Dan Brown

No one who cares about literature would accuse Dan Brown of being a great writer. The info-dump dialogue, the unnecessary inner monologues, the lol-tastic punctuation that makes characters sound like William Shatner (“Doing … some hiking, Mr. President?”). My eighth grade English teacher would have sent Dan out into the hall to think about what he’d done.

But after giving the audiobook of The Lost Symbol a fair shot, I’d like to suggest that maybe we should give Dan a break.

See, I’ve written a book, and it was hard. Like, really hard. It left me with a newfound respect for anyone who can even finish writing a novel, let alone get it published. But that’s not why I’m picking Dan out of the crowd. See, for all our huffing and puffing about his prose, like it or not, there’s a reason Dan’s books are so popular. Here’s what I’m learning from reading them:

1. Building tension
It’s hard to build tension with finesse, and I wouldn’t say that Dan succeeds entirely. But he can describe something important– a room, a painting, a completely unknown object– without actually telling you why it’s so important. You just know that it is. And it’s so important, in fact, that as the tension builds before the reveal, you’re cursing the characters out loud and saying, “For fuck’s sake, just tell me what’s behind the goddamn door!” Dan frustrates you and makes you love it.

2. How to use flashbacks
I’m going to argue, flat-out, that Dan Brown is a master of flashbacks. As I neared the end of The Lost Symbol, I was shocked to realize that all of the “present” events happened in the span of twenty-four hours, yet I know all the pertinent backstories. I’d been flash-backed seven ways from Sunday, and I didn’t even notice.

3. Leaving readers feeling smarter than they were
Look, a lot of the connections Dan draws between historical events are conjecture at best and bullshit at worst. That’s called fiction. The flip side is that most of his origin stories and obscure facts are accurate (example: the statue of Moses in the Library of Congress does, in fact, have horns due to a mistranslation of Biblical text). His books leave readers feeling smarter at the end than they did at the start, and that’s one of the key reasons people love him.

4. Tying up loose ends
There’s a lot going on in Dan’s books, a lot of cogs in the machine. You know all the storylines are interconnected, but you’re not sure how until the end. And when it does happen, you can look back through all the twists and turns and see how everything fell neatly into place, usually without the use of any deus ex machina. This might sound easy to do. It’s not. That’s not to say that he doesn’t leave some loose ends or employ the use of convenient timing, but by and large, Dan’s books tend to be neatly woven.

Like I said, I’ll never argue that Dan Brown is a great writer. He’ll never deserve a place on the top shelf with Milton and Nabokov. But I will concede that I’m learning about these four points by listening to his audiobooks. And if nothing else, they’re keeping me sane during rush hour traffic.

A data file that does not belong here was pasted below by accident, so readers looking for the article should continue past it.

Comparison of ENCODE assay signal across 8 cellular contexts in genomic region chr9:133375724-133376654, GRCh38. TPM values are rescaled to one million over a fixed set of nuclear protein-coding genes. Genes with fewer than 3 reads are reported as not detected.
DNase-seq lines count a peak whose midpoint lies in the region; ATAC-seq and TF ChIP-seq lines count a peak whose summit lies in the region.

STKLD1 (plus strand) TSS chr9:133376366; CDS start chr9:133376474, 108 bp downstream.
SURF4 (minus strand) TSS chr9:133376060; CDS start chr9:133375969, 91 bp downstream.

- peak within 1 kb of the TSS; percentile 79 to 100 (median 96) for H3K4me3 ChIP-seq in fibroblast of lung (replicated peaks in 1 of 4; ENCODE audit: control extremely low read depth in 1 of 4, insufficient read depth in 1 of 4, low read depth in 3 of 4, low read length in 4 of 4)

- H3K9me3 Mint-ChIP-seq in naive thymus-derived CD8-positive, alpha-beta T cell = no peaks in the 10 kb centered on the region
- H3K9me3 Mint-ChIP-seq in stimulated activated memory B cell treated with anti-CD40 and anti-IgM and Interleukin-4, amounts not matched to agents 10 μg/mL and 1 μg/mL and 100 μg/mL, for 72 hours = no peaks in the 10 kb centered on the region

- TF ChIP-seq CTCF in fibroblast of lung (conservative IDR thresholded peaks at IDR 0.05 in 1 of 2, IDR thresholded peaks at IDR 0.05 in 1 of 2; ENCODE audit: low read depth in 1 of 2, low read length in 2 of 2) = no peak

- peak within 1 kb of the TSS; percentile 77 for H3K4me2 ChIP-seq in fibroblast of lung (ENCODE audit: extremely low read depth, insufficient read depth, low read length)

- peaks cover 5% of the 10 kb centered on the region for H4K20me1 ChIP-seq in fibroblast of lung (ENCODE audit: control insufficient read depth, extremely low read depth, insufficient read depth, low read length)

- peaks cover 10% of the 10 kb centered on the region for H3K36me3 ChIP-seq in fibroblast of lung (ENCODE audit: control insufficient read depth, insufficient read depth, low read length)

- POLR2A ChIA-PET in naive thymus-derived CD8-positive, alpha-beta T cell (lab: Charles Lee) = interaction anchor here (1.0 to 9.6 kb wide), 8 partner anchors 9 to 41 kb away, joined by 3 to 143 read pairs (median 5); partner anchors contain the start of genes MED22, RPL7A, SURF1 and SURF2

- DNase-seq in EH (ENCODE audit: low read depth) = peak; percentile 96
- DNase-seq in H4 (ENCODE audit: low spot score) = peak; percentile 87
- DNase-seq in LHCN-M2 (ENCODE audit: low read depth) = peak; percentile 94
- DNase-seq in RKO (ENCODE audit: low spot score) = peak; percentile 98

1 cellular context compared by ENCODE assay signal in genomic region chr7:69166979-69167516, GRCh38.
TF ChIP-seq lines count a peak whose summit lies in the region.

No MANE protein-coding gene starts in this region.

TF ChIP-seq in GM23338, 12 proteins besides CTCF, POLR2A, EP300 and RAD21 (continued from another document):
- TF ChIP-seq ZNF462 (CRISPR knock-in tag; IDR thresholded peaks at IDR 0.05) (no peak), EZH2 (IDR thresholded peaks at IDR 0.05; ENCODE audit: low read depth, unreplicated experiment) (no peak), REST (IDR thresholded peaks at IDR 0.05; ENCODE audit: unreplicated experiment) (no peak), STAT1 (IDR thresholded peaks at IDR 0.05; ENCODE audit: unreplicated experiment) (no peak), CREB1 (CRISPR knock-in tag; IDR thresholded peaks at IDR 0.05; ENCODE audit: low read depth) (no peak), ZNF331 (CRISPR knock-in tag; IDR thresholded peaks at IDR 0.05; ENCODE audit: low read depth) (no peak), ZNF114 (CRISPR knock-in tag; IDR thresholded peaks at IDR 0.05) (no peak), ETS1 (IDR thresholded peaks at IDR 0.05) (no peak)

What about you guys? Have you ever changed your opinion about a writer you previously disliked? What kinds of things have you learned from “trash” fiction?

Yeah, I’m obsessing over Danny Boyle’s Frankenstein again. I know, you’d think I’d be over it by now, but I’m not.  The thing is, I keep stumbling into things that are all about dichotomy lately (Danny Boyle’s Frankenstein, Stephen Moffat’s Jekyll, etc) and obviously, that particular dynamic really appeals to us humans.  I’ve been thinking about it in terms of horror, but it’s applicable to every genre.

The reason things like Frankenstein and Jekyll work is because instead of relying on cheap slasher movie gimmicks like gore, they prey on universal, subconscious fears.  Of course on the surface, you have the fact that the creature from Frankenstein has literally been pieced together from body parts, but let’s face it: modern audiences are so desensitized that if dead bodies were all there was to Frankenstein, it would be a snooze fest.  Stories like Frankenstein go deeper than that.

On the second level, you have the story of these two men, Dr. Frankenstein and his creation, who are almost binary opposites.  One represents the ruthlessness of rational thought (Dr. Frankenstein is so obsessively consumed by his work that he hurts the people who love him) and the other represents the danger of human emotions when left untempered by logic (Frankenstein’s creature is driven by raw emotion, which leads him to commit horrendous acts).  The fear, at this stage, comes when the audience realizes that these men represent basic human nature.  Mankind is engaged in a constant struggle to find middle ground between science and nature, logic and emotion, love and hate, and whenever we let any of these go too far in one direction, terrible things happen; we murder, we steal, we destroy, and we inflict misery on others as a result.

Once that realization is in the audience’s head, it doesn’t take much to shove them toward the third level of terror, because it’s only a matter of time before they realize how horrifyingly easy it would be for them to become the vicious men standing right in front of them.  That is what finally closes the gap between the story and the audience, because as soon as the audience realizes they’re staring themselves in the face, they can’t help but feel sympathy for Dr. Frankenstein and his creature, who are both isolated by the extremity of their natures.  And if you can get an audience to that point, where you’ve inspired such conflicting emotions in them that they’ll walk away from the story questioning themselves and their reactions (or if you’re very lucky, the world around around them), then you know you’ve told a story that will last.